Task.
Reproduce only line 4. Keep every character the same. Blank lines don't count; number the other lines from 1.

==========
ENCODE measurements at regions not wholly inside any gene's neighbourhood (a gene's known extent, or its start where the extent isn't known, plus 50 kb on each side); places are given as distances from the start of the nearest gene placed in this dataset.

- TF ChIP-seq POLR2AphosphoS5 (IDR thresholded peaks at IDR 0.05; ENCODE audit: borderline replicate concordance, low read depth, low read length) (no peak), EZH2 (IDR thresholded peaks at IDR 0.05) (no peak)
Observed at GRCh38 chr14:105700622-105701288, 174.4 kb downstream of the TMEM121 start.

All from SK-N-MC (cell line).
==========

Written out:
All from SK-N-MC (cell line).